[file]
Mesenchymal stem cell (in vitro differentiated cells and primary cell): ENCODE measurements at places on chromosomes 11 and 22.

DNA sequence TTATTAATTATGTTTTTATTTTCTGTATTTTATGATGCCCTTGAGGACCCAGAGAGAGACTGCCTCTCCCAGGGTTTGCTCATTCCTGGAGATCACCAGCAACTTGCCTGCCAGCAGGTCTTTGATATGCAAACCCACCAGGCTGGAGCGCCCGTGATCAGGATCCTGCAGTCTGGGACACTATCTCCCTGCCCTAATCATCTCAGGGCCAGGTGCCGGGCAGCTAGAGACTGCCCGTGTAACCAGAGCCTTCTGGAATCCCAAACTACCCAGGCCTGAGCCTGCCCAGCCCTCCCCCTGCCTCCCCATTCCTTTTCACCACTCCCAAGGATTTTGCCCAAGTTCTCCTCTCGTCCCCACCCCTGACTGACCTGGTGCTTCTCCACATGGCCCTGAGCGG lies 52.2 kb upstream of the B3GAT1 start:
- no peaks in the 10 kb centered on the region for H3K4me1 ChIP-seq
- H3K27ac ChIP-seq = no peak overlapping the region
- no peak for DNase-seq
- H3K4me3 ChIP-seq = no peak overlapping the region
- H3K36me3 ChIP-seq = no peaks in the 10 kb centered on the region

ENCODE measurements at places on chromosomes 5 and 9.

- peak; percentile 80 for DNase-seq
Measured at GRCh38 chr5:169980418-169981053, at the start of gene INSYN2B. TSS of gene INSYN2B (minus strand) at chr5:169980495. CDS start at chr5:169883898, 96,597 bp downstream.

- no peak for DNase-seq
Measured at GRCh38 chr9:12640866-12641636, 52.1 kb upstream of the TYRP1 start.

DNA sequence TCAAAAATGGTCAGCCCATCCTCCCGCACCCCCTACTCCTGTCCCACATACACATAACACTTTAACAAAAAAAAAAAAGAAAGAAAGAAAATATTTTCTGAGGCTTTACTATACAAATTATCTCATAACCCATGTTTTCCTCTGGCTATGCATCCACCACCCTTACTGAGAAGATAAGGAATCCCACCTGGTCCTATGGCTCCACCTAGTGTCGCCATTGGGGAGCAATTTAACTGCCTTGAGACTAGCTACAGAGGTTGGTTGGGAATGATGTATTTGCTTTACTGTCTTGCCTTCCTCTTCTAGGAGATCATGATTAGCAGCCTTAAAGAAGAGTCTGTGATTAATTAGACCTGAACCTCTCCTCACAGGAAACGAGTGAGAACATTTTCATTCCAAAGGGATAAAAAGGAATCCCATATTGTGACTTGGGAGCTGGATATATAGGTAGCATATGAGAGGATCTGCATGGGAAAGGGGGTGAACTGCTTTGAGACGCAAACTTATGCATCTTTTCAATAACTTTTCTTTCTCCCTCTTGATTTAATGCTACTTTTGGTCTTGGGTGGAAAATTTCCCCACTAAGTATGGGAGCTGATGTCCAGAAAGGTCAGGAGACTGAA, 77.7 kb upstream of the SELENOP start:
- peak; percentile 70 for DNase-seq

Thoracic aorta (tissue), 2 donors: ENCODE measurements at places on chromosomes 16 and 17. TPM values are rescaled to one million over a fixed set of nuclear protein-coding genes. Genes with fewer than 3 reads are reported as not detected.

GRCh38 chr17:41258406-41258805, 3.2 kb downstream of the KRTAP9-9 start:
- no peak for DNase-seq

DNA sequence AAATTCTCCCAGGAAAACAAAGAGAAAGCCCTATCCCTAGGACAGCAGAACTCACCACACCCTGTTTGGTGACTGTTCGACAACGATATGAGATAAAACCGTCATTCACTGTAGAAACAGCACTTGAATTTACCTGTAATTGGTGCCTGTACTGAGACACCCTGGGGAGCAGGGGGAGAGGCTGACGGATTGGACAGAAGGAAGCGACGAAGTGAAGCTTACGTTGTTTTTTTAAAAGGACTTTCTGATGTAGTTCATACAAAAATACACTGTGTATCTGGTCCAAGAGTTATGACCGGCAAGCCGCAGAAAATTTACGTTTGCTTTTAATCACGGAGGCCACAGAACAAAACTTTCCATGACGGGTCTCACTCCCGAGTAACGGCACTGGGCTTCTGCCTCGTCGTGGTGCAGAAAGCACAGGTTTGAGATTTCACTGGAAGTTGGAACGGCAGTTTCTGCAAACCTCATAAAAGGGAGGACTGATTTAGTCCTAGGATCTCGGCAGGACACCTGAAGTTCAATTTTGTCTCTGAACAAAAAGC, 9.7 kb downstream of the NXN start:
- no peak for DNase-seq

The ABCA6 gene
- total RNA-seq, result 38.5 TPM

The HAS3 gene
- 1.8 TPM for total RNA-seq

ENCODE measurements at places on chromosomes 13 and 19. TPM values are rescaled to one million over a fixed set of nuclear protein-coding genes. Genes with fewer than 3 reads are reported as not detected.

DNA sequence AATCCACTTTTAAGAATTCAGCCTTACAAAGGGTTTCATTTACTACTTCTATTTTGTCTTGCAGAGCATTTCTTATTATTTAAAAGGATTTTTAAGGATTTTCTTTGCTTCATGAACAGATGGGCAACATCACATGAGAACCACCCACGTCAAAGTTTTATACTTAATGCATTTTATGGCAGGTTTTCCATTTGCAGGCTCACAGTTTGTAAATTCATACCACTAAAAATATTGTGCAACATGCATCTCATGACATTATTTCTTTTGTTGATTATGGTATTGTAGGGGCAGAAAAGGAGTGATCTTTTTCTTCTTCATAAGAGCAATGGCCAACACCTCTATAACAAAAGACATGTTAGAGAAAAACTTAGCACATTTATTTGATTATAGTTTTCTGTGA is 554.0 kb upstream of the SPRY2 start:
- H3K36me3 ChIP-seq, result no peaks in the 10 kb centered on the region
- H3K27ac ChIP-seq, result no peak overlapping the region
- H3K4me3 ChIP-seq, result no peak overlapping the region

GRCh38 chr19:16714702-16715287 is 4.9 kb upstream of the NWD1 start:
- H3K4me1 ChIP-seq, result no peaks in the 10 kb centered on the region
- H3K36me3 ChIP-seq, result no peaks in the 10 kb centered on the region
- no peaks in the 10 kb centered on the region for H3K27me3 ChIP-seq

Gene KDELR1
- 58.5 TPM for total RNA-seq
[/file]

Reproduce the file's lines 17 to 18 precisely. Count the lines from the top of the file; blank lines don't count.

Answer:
- no peak for DNase-seq

DNA sequence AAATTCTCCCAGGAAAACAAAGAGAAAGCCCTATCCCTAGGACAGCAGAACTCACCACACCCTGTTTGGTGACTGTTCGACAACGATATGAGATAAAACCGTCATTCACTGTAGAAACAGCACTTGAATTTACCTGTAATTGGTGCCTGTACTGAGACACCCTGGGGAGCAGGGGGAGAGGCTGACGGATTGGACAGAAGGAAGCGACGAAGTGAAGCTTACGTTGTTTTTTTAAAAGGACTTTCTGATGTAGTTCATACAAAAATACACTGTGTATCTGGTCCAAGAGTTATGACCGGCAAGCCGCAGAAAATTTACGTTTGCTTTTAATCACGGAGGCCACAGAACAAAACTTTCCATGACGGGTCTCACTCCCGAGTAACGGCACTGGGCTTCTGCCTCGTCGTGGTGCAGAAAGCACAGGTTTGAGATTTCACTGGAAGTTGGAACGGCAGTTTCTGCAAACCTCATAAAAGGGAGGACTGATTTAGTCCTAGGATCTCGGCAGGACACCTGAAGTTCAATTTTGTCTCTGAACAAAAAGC, 9.7 kb downstream of the NXN start: